I’ve always done my best mental housecleaning at the Outer Banks of North Carolina. Something about the rustic surroundings and ties to my fondest family memories always makes me feel centered and grounded. But I was in no mood to wait for warm weather to roll around, so I seized the Costa Rica opportunity instead. As proof of how badly I needed to get away, I bought a plane ticket without even knowing exactly where we were going. Philippa had always referred to their surf town as a “special place,” which I hoped would be close enough to what I needed.

Turns out I hadn’t gotten my hopes up nearly high enough.

Our beachfront hotel (if that’s even the right word for a place that feels as friendly and welcoming as my own home) sat amid lush greenery that’s tended but not overly manicured. Hammocks nestled between palm and almond trees practically begged us to leave the beach and take a nap. My room featured a wraparound porch I called “the office,” but no phones rang there. I heard only the soothing roar of waves pounding the beach, the squawk of scarlet macaws in the boughs above, and the occasional startling “bonk” of an almond dropping from a tree onto the tin roof of my bungalow. My thoughts could roam wherever they wanted, uninterrupted.

The office, where I never minded keeping long hours.

The office, where I never minded keeping long hours.

Clearly the surroundings were conducive to achieving inner calm, but that wasn’t enough: I needed the right company, too. I wanted the same kind of easy companionship my family used to provide, and I found it in Philippa’s friends. I’d spent some time with two of the three amigos during Philippa’s breast cancer ordeal. The way they nurtured my friend’s spirits had long ago earned them my abiding affection and gratitude. I took an instant like to the third, a writer from Philly who seems to find as much joy in coming up with the right words as the right wave.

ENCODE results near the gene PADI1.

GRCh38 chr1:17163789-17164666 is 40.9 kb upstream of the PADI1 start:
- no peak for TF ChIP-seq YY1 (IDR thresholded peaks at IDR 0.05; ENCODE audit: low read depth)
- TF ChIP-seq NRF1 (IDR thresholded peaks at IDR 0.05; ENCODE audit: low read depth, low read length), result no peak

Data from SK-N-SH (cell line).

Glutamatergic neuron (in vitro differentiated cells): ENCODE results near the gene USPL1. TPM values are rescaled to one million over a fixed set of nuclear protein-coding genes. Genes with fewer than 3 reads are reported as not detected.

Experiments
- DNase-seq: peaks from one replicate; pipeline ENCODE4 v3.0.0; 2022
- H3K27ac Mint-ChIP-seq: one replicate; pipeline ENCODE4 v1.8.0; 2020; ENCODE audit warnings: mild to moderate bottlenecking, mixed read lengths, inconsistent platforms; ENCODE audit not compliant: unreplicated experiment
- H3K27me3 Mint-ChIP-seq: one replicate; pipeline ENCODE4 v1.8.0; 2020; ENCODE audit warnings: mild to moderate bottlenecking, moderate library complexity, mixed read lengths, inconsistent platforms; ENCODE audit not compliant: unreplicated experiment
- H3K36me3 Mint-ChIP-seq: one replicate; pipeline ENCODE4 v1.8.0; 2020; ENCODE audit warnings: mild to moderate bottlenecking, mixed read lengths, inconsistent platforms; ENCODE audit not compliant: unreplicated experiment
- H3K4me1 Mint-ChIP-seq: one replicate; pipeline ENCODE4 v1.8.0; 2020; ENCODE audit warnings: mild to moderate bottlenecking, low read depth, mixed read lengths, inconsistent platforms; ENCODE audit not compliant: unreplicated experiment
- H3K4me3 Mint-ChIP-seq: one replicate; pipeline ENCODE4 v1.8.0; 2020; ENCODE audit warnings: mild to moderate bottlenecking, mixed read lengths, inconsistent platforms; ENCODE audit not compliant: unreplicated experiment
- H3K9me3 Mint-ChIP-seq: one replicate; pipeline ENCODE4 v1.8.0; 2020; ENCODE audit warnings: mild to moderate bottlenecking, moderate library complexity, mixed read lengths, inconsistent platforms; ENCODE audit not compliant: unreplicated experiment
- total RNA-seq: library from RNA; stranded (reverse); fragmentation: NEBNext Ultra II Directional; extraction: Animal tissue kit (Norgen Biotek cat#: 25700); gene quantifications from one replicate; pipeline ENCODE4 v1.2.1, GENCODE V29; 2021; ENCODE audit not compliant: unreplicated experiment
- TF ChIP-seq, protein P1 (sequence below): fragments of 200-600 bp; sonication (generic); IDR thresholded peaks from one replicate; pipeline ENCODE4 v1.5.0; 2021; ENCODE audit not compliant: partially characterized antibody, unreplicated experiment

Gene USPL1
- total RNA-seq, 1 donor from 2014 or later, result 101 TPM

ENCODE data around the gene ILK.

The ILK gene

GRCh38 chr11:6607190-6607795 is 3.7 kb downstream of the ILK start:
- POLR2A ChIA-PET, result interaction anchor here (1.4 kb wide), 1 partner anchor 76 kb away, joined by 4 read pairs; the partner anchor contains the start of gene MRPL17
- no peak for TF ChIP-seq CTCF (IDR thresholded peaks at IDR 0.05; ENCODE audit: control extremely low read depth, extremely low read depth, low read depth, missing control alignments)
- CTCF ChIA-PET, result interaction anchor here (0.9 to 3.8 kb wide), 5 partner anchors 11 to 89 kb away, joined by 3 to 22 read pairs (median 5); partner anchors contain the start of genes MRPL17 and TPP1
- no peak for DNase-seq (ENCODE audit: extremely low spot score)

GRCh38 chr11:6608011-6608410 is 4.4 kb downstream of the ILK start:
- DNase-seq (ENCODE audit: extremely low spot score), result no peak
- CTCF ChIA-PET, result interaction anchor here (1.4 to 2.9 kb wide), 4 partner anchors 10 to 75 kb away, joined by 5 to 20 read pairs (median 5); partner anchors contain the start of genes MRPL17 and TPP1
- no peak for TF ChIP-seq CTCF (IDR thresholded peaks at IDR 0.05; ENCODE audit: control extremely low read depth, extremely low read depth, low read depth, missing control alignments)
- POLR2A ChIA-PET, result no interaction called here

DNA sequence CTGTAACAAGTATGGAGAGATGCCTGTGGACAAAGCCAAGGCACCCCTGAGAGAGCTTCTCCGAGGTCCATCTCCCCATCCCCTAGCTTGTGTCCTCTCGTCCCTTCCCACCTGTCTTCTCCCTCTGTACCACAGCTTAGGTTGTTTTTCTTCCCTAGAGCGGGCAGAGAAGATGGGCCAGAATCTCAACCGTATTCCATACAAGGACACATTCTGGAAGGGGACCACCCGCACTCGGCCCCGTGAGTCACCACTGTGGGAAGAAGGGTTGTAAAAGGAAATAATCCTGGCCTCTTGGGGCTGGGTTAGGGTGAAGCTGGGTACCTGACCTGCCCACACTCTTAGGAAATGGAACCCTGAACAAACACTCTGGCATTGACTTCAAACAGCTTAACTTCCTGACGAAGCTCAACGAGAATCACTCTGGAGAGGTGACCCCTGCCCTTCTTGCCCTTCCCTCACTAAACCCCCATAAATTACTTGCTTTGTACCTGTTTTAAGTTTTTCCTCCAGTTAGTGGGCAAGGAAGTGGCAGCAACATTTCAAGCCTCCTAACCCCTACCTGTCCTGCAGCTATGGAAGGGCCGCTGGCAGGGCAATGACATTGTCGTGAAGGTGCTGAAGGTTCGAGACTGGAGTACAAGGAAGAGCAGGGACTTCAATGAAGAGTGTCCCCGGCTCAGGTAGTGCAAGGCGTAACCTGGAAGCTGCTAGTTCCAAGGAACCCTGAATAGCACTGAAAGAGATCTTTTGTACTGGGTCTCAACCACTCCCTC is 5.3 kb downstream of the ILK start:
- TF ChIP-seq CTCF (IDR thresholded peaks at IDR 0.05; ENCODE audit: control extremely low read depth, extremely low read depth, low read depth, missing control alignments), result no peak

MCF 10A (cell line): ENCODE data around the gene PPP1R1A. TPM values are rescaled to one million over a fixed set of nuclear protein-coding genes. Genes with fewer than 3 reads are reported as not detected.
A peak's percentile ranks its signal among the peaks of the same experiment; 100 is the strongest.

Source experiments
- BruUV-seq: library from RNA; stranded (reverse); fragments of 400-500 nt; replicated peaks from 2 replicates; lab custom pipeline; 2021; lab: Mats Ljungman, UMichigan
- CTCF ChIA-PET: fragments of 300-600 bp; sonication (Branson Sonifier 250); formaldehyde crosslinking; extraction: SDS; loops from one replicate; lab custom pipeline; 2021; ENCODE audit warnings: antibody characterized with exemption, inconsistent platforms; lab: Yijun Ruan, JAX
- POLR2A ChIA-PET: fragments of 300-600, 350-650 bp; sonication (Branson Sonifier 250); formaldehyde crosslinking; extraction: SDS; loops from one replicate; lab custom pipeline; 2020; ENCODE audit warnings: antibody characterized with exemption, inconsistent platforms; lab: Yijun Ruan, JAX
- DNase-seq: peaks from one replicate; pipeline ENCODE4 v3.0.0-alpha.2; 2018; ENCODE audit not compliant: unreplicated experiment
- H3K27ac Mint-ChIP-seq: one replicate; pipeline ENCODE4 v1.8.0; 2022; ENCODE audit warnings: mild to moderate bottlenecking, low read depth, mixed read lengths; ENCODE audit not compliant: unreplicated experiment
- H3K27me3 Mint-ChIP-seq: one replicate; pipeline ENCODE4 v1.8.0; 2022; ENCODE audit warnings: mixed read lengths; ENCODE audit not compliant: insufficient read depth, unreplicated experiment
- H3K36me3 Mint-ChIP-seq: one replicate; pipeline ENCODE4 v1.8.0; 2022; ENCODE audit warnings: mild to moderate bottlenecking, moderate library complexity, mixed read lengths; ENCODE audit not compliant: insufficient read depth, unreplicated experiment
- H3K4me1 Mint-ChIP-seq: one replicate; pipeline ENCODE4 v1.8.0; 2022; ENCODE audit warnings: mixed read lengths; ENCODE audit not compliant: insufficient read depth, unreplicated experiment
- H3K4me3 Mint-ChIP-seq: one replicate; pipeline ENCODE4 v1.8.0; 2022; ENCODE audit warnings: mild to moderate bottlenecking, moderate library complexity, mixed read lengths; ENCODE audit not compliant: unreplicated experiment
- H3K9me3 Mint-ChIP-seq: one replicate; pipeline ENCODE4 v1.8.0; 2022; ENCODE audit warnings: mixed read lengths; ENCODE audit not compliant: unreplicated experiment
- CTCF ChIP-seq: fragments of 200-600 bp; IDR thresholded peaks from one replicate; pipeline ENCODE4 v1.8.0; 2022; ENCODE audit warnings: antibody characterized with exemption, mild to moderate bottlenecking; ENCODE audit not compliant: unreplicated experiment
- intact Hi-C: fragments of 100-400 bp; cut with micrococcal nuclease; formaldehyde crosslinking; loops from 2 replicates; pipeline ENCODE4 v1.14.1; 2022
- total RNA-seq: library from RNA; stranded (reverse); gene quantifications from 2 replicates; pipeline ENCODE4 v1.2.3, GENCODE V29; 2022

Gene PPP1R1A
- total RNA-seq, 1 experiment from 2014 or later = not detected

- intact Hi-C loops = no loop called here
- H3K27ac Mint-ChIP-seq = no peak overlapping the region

All three of the amigos made me, the lone non-surfer, feel like part of the tribe. As my family used to do, they kept an eye out for me but never hovered. They seemed to enjoy watching me take off for a swim, and I loved coming in to shore to watch them surf. No one cared whether we all played in the water at the same time or went off to do our own thing: we knew we’d catch up to compare our days eventually. When we did, the three amigos never failed to crack me up, give me food for thought, and make me smile. And thanks to them, I now understand what it means to be “goofy footed.” I left Costa Rica Thursday morning feeling lighter in every way imaginable.

I’m not unhappy to be home, but I already miss the place where my days moved to the beat of nature, where I swam my way to the sun, and where stars coated the night sky like a dusting of powdered sugar and glitter. Most of all, I miss being there with Philippa and the three amigos. Here’s hoping I brought some of that pura vida back with me.

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  2. […] talented people who enrich my life every day in some way, including by sweating next to me, introducing me to cool places like Costa Rica, or keeping me apprised of such crucial current events as the dates of Barry Manilow’s […]